Supermarine Spitfire IA [Mid]
Kotare has released a brand new tooled injection molded kit in 1/32 of the Mid Production Spitfire IA, which hasn’t been done since 1967. This kit was released on March 7, 2023 and is the first from this manufacturer. IT includes a beautifully illustrated color instruction booklet with actual period photographs of wartime Spitfires, which is a nice touch! This is very similar to another New Zealand company that did 1/32 World War One aircraft! This is a brand new company led by model enthusiast and builder Mark Robson , who is a practicing veterinarian, along with Richard Alexander from Wingnut Models who rounds a team of great modelers and enthusiasts that have various skills in model production.
The quality of the moldings and the tooling is some of the best I have seen in any injected molded aircraft scale model period. The combination of a very popular subject in a large scale and the tooling and fit makes this a very appealing kit! Kotare created a nice balance between parts count and detail, so this kit will appeal to a broad spectrum of builders. The packaging is high quality and reminiscent of Wingnut Wing kits with FULL-color instructions and accurate color callouts and a nice history of the type with period photographs!
What is in the Box
- 4 gray injection molded plastic sprues [117 parts total]
- 1 clear sprue
- 1 decal sheet with 3 markings options
- 1 instruction book in FULL colour
The construction begins with the cockpit and the fuselage interior and this makes up the majority of the construction sequence. Extra time spent here will pay dividends later in the build and I recommend a thorough reading of the instructions since they will alleviate most if not all construction problems. Now an observation is that the tolerances are so tight that some mating surfaces may have to have paint removed to assure a flush and perfect fit. Further, the sprue gates are on the mating surfaces, so it is imperative to cut them from the sprues with care and be sure not to over-sand the sprue gate nubs. Now I have noticed this trend in manufacturers — Tamiya included putting sprue gate attachment points on mating surfaces-WHY? It seems it is the way injection molded technology is heading. But I really miss the older tooled kits where the sprue gate were on the surface and not mating surfaces. Ok, Rant over….on to the build.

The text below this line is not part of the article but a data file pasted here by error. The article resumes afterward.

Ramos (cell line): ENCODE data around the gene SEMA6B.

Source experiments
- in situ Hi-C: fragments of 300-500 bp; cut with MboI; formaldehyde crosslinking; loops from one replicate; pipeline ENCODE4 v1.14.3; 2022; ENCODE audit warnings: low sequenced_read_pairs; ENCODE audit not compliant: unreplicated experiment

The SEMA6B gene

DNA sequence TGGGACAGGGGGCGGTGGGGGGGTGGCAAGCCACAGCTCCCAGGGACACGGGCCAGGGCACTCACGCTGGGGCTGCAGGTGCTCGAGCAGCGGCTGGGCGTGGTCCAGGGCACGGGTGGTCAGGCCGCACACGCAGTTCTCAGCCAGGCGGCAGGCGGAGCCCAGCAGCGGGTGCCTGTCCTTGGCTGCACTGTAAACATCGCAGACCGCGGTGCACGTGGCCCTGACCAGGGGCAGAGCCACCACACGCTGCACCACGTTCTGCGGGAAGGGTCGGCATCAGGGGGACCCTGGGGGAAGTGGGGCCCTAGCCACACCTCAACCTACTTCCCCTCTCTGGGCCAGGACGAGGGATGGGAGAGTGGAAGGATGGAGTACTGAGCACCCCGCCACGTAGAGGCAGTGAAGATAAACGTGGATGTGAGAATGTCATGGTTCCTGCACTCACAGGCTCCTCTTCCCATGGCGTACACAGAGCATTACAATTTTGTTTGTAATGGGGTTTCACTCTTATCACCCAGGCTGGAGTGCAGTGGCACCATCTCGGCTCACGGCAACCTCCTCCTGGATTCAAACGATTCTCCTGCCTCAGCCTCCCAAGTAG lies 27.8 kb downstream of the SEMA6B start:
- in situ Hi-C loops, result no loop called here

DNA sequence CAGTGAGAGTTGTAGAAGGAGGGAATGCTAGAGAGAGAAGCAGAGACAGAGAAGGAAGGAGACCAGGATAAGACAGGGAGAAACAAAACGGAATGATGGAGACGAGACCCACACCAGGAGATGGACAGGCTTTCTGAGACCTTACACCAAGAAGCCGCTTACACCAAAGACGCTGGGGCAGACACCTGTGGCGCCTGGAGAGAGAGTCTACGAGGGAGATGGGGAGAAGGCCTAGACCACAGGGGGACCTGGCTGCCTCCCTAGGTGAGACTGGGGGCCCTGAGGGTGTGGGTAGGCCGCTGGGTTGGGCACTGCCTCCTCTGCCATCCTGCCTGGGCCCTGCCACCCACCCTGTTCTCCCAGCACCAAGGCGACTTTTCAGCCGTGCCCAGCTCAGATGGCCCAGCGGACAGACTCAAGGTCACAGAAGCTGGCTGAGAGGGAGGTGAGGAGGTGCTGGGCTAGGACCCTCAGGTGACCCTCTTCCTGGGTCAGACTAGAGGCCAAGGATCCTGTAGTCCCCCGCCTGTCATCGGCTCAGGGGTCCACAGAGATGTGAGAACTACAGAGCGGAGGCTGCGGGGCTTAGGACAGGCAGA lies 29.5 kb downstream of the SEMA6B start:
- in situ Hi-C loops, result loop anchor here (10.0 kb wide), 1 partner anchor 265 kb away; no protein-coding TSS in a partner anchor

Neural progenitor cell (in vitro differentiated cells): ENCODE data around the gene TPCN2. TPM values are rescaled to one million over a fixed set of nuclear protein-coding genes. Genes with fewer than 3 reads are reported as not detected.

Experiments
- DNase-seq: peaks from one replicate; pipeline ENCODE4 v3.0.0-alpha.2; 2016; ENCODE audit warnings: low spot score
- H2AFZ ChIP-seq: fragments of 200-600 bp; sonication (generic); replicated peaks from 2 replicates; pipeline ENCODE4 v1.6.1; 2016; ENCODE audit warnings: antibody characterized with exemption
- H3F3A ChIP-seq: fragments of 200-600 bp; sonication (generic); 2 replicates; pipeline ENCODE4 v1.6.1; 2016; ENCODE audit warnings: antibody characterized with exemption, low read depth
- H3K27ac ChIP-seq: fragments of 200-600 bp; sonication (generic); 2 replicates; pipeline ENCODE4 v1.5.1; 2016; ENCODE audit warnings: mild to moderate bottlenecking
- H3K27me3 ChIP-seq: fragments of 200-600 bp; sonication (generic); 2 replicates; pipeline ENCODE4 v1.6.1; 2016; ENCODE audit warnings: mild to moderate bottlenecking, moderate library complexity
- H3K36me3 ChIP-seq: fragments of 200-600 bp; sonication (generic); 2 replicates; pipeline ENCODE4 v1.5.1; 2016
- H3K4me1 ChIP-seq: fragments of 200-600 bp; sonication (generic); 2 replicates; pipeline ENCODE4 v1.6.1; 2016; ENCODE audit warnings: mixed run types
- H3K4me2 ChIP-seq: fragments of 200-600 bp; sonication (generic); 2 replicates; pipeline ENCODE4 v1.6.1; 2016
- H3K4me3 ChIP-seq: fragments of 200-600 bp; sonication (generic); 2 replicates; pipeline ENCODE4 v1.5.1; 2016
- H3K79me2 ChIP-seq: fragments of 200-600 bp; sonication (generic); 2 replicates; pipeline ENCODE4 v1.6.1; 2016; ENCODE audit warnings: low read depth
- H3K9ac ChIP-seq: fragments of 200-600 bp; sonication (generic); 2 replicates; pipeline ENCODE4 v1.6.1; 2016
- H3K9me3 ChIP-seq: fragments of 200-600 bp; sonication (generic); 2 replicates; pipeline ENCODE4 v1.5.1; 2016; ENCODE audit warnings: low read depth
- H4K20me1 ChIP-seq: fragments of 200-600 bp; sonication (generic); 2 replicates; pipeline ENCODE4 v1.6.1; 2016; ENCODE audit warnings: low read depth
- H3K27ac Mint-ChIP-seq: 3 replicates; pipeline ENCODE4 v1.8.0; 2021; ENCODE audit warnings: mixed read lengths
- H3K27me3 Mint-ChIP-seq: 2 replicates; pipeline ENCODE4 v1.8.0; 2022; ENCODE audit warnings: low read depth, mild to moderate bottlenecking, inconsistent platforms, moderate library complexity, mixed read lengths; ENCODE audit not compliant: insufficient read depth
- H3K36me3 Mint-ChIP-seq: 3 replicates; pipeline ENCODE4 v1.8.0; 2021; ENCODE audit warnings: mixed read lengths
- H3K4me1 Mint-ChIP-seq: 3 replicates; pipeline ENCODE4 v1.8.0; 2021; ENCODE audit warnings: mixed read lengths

I elected to do some rigging in the cockpit area which the instructions outline nicely but this step is purely optional, most of the detail won't be seen once the fuselage halves are closed up. The interior was painted with Model Master enamels cut with the modeling elixir-Gunze leveling thinner. There are vast opinions over the color matching and what paint is most accurate, BUT I will not enter that debate, suffice to say is I followed the instructions for the paint call outs. The only area I deviated from the kit was the erroneous color of the decals which were closer to PRU blue than the proper Medium Sea Gray which I know all my other period RAF aircraft are. So I used a set of masks from Hawaiian Air Depot to accurately portray the Lettering on the fuselage.
Otherwise, I employed the decals and employed decals solution from Green Stuff.
Once the fuselage was buttoned up the build sequence went rather smoothly with only some building notes I will enumerate here: